Waiting Room Table: a Still Life. For a society obsessed with privacy, zee Germans have such a weird way of handling medical appointments and prescriptions. One has to announce and describe to the admin behind the front desk, and to everyone else in range, in explicit and repetitive detail, exactly what is happening to your body and why you have arrived to spend time in their office. Such conversation is then repeated to the pharmacist downstairs.
I shall bring earplugs next time. I don’t want to know.
While I was away, Junior and Martin swung by our pediatrician for a check-up. The doctor confirmed that Junior is a healthy, energetic, and active little boy. His hearing is much better, and his responsiveness to sounds and speech is improved, thanks to the procedure last month that removed the blockages in his ears.
I’m having a hard time with this one, ya’ll. More than any other birthday, Miss C turning 16 in a few hours has me walking around with a lump in my throat. Like, real tears in my eyes, and I don’t know why.
I no longer have a crib in my house. It’s been converted into a toddler bed. And don’t think for a second that I‘m the only sentimental sap around here. To honor this important milestone last night, Lola put on the bedsheets Jaz used to sleep on, picked out one of Miss C’s old baby blankets as the cover, and tucked in one of her Care Bears next to Junior’s favorite pajamas, which she laid out so nicely for him.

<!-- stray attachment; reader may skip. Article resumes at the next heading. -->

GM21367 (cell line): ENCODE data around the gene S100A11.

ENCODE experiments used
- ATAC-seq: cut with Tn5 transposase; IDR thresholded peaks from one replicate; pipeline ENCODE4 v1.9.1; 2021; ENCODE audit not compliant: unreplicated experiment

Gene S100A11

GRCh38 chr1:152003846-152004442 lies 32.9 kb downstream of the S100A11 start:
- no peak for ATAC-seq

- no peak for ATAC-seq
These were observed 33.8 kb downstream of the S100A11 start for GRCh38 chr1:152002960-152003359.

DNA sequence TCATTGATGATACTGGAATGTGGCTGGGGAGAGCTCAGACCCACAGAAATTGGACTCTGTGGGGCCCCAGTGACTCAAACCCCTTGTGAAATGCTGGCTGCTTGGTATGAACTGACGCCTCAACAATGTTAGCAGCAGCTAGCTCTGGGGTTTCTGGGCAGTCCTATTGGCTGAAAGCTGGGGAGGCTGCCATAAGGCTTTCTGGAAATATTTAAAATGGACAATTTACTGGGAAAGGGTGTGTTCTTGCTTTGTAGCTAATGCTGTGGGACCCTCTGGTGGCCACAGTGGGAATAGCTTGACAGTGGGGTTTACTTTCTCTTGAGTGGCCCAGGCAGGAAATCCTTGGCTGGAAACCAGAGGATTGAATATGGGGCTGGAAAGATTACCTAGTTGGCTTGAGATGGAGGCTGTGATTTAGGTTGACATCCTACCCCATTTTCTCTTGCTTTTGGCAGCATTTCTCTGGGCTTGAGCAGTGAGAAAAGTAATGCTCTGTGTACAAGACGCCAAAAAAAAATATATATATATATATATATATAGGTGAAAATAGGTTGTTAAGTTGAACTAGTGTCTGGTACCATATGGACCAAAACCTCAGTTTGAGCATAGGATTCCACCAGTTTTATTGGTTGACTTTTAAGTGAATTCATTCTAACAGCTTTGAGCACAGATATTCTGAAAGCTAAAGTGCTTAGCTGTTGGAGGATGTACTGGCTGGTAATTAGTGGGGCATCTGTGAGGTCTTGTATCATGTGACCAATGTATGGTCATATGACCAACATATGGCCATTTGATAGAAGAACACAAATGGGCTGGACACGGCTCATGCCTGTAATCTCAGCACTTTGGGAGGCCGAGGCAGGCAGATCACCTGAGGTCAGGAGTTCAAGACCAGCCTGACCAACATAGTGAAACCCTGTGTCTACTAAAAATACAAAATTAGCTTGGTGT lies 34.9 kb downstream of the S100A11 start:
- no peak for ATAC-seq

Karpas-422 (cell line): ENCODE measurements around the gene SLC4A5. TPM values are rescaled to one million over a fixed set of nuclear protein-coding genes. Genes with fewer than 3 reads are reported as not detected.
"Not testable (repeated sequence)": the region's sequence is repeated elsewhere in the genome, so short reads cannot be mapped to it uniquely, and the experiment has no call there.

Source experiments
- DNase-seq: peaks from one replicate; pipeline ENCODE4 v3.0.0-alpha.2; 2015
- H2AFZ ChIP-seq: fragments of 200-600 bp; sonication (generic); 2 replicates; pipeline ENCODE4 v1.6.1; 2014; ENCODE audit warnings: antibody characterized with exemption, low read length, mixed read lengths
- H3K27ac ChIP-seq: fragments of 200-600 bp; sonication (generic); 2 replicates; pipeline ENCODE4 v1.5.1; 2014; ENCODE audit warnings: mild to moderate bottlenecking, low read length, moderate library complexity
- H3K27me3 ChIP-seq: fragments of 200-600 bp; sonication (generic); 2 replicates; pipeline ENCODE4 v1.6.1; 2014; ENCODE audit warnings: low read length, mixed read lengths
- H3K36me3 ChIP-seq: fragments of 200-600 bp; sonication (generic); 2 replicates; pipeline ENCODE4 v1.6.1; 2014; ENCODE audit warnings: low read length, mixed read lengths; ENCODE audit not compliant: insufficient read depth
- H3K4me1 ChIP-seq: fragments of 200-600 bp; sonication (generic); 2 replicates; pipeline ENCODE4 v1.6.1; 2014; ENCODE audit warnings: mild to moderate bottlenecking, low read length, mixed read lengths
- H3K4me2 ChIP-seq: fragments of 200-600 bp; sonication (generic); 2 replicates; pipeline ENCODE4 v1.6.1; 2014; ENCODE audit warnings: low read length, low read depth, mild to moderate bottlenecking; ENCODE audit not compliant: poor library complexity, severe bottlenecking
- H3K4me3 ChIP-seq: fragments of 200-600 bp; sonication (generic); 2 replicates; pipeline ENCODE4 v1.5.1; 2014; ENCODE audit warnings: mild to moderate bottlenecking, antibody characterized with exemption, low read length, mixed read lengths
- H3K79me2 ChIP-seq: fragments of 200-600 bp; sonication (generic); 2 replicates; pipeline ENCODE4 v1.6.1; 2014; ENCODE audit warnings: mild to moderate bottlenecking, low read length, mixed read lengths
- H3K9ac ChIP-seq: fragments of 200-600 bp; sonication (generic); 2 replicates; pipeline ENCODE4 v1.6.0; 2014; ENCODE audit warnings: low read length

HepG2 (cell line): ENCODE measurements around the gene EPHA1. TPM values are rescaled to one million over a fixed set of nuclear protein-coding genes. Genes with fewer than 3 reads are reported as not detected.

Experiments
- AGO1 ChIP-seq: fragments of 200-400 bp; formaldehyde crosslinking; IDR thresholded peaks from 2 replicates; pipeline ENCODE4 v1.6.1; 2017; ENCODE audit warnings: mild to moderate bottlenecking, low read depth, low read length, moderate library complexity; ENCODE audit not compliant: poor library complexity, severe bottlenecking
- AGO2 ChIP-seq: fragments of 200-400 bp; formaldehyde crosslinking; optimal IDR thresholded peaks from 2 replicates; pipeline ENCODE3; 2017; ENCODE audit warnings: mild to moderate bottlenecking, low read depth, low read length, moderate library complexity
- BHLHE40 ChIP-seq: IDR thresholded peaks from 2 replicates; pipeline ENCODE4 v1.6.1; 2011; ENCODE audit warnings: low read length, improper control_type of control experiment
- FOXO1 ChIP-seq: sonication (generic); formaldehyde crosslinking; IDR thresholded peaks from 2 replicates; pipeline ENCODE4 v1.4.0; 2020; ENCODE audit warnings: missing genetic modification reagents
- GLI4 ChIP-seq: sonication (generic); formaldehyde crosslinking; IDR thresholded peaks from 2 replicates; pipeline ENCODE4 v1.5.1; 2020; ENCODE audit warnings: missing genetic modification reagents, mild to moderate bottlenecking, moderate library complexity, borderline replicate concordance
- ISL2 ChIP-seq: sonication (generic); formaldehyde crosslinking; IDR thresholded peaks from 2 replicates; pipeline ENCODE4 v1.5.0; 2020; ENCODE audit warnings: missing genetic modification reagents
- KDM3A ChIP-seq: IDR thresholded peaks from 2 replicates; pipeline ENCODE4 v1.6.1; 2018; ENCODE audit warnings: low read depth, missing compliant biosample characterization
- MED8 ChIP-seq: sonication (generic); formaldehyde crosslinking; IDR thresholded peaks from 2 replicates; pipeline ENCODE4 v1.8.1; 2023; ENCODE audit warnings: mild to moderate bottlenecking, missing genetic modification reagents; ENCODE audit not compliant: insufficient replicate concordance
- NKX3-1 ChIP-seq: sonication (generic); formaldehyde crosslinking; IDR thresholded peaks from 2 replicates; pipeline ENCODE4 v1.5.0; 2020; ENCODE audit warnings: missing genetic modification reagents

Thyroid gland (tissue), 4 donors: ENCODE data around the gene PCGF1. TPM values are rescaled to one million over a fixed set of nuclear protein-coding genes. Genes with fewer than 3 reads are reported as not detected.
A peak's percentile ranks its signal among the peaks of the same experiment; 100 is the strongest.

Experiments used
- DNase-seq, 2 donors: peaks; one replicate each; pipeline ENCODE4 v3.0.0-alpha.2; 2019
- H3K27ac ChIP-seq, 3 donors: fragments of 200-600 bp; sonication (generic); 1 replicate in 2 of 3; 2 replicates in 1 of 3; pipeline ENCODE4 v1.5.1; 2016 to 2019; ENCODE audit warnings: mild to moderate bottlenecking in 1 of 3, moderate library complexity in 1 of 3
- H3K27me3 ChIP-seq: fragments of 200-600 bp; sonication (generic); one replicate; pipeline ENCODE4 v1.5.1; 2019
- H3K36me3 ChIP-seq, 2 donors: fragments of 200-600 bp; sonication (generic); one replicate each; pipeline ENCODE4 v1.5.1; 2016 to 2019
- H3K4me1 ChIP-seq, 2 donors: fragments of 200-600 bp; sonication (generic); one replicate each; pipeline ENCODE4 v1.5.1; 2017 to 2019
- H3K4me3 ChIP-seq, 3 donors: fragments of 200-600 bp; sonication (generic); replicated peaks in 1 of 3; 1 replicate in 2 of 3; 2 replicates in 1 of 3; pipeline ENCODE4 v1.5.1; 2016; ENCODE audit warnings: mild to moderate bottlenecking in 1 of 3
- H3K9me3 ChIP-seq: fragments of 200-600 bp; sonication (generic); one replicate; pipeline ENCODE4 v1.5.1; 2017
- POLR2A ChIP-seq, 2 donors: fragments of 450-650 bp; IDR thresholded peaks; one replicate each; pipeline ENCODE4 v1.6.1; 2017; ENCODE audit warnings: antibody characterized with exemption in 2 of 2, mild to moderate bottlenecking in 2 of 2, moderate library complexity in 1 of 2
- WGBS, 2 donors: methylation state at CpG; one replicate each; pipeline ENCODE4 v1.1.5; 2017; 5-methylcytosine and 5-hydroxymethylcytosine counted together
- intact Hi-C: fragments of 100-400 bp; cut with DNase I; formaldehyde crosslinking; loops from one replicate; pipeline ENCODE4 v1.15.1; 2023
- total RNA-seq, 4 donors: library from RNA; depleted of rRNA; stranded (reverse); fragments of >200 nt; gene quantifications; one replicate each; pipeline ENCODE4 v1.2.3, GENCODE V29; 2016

“Something from all the toddlers who slept here,“ she explained.
And then she crawled up next to him and read his bedtime book right there with him, because, you know, rocking chairs are for babies, and he ain‘t a baby any more.
Jaz graciously suggested I eat the last two scoops of cookies-and-cream ice cream today. Later, as we chatted over our snacks, he mentioned he wants to be a dad when he grows up, and probably have 10 children.
“What if your wife only wants two kids?” I asked.
He goes, ”That works. Just as long as I have kids that I can protect and take care of, and you can be their grandma because you will be a pretty great grandma. You already have the gray hair.”
Out of 500 flashcards, I‘ve narrowed it down to about 100 signs that I think make up a typical toddler‘s vocabulary, plus a few bonus words to help me stitch sentences and sentiments together. Colors. Animals. Emotions. Directions. Food. Interjections. The w-words.
I tried biking with Junior again, taking another route. The problem with living in a valley, though, is that it is ALL uphill if you want to get anywhere.
As I pushed us up a steep incline, a bunch of Germans zipped past me on their bikes, with a few of them actually smoking, and I initially spiraled into a cloud of confused self-pity. How am I STILL so out of shape?!
I got a little misty-eyed when I found these photos on my phone just now.
Lola took this sequence during our little pool party.
From top left, counterclockwise, Junior didn’t realize I was shouting along with him, but then he noticed me, put his hands on my face, I moved them to my throat, he laughed, and then we continued shouting together at the top of our lungs with him keeping his hand on me.
Miss C and I went grocery shopping on base, and without warning, the cute young man bagging our groceries goes, “Miss C? I haven’t seen you in YEARS? How are you?”
It was my daughter’s former classmate from when she went to the American school. I pretended not to listen as they chit-chatted about his upcoming junior year and her new school, and maybe they’ll see each other around?